I replace the rotors whenever the pads need replaced. Supposedly, you can change rotors every other time the pads are changed...if they're not too worn down/thin, warped, have pad deposits on them, and if they don't have grooves, and if half a dozen other things that I don't care to check are true...not worth the hassle to inspect them that closely, when it takes 5 minutes longer to replace the rotors while I have the calipers off, anyway. Of course, since I plan on that from the beginning, I don't replace the pads until the pad material is completely gone. I trim, remove, or bend the little warning tabs, so I don't have to worry about them squeaking until I hit the metal of the backing.
 

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I have, although it's not as obvious to the eye as you might think, especially with metallic pads. Pulsing brakes are a classic sign of this condition. Mine originated with an emergency braking situation and actually got worse over the next months.
Let me preface by saying (again) Ive worked on many cars/trucks. Also ran a fleet of 18 vehicles (which itself is another ballgame) But if what you and that web page are saying is true, rotors would all warp before they wore out. Which is not true. 99 times out of 100 the reason for warped rotors is heat. Riding the brakes, bad caliper, line or pins, etc. The vehicles in my fleet would run 500-800 miles per day. Id install probably 5-6 sets of pads on the same set of rotors without any warping (or the mysterious buildup as you say). Just tossing the rotors from wear.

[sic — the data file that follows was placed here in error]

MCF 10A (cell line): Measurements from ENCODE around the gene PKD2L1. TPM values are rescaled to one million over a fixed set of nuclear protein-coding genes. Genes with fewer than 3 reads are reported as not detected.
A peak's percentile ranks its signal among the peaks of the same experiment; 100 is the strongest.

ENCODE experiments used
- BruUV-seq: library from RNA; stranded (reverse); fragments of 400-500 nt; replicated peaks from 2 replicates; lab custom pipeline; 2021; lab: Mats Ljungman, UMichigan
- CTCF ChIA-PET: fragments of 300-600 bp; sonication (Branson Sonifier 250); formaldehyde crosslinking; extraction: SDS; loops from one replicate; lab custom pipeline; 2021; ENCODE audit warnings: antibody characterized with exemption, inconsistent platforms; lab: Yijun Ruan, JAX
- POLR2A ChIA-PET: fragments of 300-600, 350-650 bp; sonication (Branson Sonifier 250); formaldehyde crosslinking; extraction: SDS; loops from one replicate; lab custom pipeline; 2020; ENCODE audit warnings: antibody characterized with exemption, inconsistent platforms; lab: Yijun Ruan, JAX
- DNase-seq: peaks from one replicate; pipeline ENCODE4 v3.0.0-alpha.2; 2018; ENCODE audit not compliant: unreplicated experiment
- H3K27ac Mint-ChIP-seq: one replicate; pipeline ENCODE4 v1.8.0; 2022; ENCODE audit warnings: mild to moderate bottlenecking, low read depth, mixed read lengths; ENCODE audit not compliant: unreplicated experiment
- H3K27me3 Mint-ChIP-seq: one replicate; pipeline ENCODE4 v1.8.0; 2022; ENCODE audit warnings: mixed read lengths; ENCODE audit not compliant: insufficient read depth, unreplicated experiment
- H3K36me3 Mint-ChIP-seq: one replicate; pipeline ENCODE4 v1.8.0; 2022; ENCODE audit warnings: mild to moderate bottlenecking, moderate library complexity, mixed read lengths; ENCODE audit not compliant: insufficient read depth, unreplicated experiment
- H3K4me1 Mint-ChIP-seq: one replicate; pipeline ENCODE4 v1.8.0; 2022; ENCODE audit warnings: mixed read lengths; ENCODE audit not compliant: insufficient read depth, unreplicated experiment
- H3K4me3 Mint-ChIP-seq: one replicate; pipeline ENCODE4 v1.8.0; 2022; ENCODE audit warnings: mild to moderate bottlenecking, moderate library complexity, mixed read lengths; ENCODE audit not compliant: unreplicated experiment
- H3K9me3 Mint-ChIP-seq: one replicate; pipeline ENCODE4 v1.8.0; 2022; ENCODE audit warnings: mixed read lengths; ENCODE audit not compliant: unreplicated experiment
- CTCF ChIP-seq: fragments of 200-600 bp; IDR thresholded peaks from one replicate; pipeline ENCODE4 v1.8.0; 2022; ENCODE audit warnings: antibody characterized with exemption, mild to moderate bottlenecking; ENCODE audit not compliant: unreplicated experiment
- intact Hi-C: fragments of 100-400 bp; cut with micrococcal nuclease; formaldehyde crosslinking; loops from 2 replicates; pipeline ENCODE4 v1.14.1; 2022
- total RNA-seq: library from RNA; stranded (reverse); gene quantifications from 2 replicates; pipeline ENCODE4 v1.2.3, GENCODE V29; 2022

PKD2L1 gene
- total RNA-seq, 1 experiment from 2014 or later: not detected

And this wasnt in fly-over country USA, but NY/NJ with plenty of traffic.
 

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If I have a choice, I buy expensive pads and cheap rotors. Then they are both shot at the same time.
 

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99 times out of 100 the reason for warped rotors is heat
I'm guessing 9 years as an OEM brake engineer doesn't count for much compared with all the "experience" posted here but you simply can't get rotors hot enough, with normal usage, to metallurgically cause them to warp. But we really didn't bother testing the really cheap crap so I cant disagree with all the experts here!